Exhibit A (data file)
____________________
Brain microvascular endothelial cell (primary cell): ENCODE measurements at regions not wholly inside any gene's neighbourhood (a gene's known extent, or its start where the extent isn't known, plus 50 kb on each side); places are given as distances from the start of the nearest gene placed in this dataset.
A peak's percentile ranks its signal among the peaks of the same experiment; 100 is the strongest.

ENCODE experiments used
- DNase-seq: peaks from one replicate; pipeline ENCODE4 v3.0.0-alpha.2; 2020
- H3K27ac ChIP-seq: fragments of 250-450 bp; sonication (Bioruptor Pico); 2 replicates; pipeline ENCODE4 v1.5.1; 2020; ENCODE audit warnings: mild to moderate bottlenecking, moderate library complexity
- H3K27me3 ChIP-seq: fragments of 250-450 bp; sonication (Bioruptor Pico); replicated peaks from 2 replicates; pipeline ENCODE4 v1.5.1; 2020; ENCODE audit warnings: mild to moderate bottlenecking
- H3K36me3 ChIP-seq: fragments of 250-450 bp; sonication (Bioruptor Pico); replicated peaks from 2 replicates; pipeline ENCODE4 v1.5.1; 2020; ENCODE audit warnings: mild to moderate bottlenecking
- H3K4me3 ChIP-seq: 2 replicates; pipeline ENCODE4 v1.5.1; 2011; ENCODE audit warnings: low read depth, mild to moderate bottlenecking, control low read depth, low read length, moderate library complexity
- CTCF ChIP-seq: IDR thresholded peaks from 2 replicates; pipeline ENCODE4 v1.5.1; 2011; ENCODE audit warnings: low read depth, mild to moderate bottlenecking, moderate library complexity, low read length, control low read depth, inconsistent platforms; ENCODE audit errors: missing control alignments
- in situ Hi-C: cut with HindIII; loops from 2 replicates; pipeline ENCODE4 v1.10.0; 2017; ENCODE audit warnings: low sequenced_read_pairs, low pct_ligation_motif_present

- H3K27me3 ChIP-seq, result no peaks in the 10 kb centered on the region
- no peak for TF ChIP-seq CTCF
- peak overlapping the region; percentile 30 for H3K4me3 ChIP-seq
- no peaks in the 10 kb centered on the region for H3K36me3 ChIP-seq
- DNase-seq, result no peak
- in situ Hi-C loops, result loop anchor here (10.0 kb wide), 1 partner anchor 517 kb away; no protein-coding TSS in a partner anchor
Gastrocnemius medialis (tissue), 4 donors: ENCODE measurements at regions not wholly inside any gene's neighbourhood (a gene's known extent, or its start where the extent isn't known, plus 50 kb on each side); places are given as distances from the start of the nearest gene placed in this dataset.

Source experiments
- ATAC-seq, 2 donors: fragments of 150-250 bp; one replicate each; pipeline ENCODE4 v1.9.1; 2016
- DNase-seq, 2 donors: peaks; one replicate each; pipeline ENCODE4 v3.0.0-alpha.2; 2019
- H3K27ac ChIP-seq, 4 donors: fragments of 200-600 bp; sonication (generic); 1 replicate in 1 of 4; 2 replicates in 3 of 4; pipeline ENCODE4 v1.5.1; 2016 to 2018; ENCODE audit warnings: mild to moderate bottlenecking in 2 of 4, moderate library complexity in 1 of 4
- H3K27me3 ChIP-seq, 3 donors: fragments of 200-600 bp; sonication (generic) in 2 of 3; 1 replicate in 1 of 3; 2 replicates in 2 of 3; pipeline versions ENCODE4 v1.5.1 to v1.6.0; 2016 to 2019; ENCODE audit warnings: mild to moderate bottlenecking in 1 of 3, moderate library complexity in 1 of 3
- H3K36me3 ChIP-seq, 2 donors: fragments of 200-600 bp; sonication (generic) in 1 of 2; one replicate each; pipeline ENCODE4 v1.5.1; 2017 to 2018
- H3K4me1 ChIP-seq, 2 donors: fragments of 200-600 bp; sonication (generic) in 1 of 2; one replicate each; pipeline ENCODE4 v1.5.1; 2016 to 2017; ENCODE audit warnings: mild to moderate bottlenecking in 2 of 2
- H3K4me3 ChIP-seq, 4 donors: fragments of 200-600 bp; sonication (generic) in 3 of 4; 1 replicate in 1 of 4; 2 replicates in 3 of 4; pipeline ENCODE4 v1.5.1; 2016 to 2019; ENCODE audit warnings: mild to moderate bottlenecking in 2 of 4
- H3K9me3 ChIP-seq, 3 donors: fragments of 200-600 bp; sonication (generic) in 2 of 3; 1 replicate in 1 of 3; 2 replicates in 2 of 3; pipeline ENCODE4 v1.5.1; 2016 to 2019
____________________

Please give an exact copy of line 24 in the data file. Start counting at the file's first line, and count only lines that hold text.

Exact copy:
- H3K4me1 ChIP-seq, 2 donors: fragments of 200-600 bp; sonication (generic) in 1 of 2; one replicate each; pipeline ENCODE4 v1.5.1; 2016 to 2017; ENCODE audit warnings: mild to moderate bottlenecking in 2 of 2